## The Mapping Functions

##### The differences between map, mapc, maplist, mapcar, mapcon and mapcan
The names of these 6 functions are historic, they have been in most Lisp variants since early on.

There is a kind of systematic pattern at work here. All 6 functions take an argument funtion and one or several lists. But they differ in whether they:
1. pass the whole (rest) list to the function, or only the CAR.
2. build a result list or not (i.e. whether they return something useful or are just for the side-effects).
3. build the result list destructively (using the equivalent of 'con' or 'conc') or non-destructively (using 'cons' or 'append').
Check it out.

#### A Chart!

```
Whole list    Only CAR
----------+-------------+-----------
No result |     map     |    mapc
|             |
append    |    maplist  |   mapcar
|             |
concat    |    mapcon   |   mapcan

```
Memorize this. Write it on a post-it note and stick it to the side of your monitor, tattoo it on your forearm, whatever you have to do.

The logic of the naming might be:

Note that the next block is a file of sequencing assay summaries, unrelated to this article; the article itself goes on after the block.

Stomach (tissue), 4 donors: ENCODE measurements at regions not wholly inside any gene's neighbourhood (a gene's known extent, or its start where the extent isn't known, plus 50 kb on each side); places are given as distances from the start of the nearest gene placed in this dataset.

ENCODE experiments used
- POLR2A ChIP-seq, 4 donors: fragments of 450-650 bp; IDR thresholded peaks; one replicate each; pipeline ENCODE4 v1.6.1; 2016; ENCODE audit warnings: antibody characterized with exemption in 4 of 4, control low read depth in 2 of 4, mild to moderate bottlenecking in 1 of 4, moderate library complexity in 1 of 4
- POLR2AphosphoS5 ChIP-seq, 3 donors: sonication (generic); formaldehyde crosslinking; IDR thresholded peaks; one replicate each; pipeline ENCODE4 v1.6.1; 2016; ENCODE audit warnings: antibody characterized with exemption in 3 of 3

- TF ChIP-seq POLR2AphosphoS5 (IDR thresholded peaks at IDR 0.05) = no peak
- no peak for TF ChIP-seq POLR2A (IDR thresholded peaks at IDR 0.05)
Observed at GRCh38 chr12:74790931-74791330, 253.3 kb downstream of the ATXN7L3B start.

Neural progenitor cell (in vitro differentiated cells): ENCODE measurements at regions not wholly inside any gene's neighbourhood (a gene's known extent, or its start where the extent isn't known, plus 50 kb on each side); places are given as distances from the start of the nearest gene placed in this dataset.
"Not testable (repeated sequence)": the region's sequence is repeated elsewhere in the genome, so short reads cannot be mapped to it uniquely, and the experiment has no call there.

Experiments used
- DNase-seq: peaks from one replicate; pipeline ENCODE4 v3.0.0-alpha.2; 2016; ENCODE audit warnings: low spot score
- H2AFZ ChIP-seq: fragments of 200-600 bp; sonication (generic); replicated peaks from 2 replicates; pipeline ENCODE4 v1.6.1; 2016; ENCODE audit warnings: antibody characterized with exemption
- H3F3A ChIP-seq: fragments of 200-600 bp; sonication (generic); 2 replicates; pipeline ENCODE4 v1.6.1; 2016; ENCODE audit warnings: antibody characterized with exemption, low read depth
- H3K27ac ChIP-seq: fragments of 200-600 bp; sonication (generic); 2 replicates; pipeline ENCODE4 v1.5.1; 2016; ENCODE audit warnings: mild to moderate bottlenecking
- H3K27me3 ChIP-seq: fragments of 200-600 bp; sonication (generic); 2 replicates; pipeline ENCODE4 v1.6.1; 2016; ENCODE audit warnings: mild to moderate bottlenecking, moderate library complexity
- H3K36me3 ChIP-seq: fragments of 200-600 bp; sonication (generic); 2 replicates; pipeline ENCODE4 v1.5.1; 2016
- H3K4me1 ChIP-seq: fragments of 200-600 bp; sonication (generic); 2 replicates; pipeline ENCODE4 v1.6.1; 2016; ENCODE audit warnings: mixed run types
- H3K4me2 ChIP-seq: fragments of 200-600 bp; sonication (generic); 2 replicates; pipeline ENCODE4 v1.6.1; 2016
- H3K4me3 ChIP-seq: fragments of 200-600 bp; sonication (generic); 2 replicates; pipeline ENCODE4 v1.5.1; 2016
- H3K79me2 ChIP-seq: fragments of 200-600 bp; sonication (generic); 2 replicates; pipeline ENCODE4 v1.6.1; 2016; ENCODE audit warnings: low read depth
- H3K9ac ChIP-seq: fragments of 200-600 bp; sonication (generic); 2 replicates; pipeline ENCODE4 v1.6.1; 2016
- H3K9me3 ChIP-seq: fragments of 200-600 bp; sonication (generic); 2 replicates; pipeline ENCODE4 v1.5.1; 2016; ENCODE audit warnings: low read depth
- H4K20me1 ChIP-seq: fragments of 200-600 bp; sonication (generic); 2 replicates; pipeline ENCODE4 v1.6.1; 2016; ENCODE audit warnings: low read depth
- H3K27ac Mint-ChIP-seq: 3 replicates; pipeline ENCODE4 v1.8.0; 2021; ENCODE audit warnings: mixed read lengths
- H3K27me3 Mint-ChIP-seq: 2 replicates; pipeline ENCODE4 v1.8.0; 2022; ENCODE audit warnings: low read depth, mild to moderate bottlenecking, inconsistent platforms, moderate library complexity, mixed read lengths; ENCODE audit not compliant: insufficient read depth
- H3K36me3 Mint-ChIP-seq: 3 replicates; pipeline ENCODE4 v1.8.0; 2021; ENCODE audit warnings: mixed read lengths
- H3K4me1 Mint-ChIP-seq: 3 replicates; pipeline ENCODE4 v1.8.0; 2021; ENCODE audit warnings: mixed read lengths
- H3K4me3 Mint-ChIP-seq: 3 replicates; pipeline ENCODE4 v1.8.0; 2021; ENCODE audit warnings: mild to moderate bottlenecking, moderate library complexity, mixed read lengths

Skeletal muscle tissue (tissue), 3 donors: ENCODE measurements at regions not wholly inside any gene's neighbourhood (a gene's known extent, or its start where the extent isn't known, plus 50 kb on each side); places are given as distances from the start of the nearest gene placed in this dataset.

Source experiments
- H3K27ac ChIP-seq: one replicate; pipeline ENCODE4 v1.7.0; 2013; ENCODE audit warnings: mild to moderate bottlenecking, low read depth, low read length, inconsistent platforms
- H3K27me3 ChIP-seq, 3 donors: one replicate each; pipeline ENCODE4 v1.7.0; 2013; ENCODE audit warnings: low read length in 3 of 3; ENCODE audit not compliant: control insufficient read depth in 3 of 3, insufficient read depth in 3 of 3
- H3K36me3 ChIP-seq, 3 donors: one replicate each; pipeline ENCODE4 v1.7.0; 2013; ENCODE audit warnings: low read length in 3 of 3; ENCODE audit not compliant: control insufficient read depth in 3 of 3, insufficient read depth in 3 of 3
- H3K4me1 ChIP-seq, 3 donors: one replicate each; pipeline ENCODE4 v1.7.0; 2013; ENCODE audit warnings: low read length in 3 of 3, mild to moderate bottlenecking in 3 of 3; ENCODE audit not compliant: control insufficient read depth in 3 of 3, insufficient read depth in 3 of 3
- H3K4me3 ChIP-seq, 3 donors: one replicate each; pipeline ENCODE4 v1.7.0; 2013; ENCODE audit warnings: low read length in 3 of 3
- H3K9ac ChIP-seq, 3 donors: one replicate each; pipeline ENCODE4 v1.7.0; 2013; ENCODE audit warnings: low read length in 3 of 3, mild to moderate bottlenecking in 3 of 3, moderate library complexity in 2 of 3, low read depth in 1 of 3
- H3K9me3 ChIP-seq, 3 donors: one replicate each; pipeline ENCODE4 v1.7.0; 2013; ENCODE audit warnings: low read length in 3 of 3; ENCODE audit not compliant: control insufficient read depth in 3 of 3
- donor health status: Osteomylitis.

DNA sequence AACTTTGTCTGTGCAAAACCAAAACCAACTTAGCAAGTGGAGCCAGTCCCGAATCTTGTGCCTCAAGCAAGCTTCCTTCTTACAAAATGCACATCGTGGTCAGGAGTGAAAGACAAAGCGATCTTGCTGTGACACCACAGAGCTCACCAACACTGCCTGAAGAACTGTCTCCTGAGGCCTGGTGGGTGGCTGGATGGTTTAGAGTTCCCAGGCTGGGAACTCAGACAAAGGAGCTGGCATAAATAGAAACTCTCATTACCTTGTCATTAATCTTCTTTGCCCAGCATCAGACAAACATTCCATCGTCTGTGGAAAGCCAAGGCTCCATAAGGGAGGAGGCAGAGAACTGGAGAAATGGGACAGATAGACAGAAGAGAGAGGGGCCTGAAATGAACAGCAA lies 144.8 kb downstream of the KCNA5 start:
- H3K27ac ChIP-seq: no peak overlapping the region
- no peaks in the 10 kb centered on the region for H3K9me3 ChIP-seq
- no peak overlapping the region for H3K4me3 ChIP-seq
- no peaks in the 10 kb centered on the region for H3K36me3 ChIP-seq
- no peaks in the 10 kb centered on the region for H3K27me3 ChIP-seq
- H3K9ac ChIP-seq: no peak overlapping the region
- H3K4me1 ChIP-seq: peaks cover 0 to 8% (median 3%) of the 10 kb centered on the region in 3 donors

• The "c" in 'mapc' means "CAR", as does the "car" in 'mapcar'
• 'maplist' passes the whole list, while 'mapcar' takes the CAR
• The "con" in 'mapcon' means "concat" while the "can" in 'mapcan' replaces the "o" with an "a" from "CAR".
Note that you can implement ALL 6 functions using 'mapcon'. So 'mapcon' is the mother of all mapping functions (as also of 'find', 'filter' and so on). For example, instead of
```
: (mapcar inc (1 2 3))
-> (2 3 4)

```
you could write
```
: (mapcon '((L) (cons (inc (car L)))) (1 2 3))
-> (2 3 4)

```
```
: (mapc println (1 2 3))
1
2
3

```
you could write
```
: (mapcon '((L) (println (car L)) NIL) (1 2 3))
1
2
3

```
and so on.

In general, all functions in the "Only CAR" column above can be replaced by the "Whole list" functions if the argument function takes care of applying 'car' to the argument list.

I hope this clears things up a little.

https://picolisp.com/wiki/?mapping

 19mar16 erik
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